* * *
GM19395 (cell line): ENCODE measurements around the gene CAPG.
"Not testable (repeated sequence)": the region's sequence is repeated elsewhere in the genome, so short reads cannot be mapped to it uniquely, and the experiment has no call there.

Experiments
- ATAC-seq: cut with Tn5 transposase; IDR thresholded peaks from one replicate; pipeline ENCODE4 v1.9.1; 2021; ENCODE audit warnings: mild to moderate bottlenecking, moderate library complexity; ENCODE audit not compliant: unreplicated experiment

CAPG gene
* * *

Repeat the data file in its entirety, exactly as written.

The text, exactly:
GM19395 (cell line): ENCODE measurements around the gene CAPG.
"Not testable (repeated sequence)": the region's sequence is repeated elsewhere in the genome, so short reads cannot be mapped to it uniquely, and the experiment has no call there.

Experiments
- ATAC-seq: cut with Tn5 transposase; IDR thresholded peaks from one replicate; pipeline ENCODE4 v1.9.1; 2021; ENCODE audit warnings: mild to moderate bottlenecking, moderate library complexity; ENCODE audit not compliant: unreplicated experiment

CAPG gene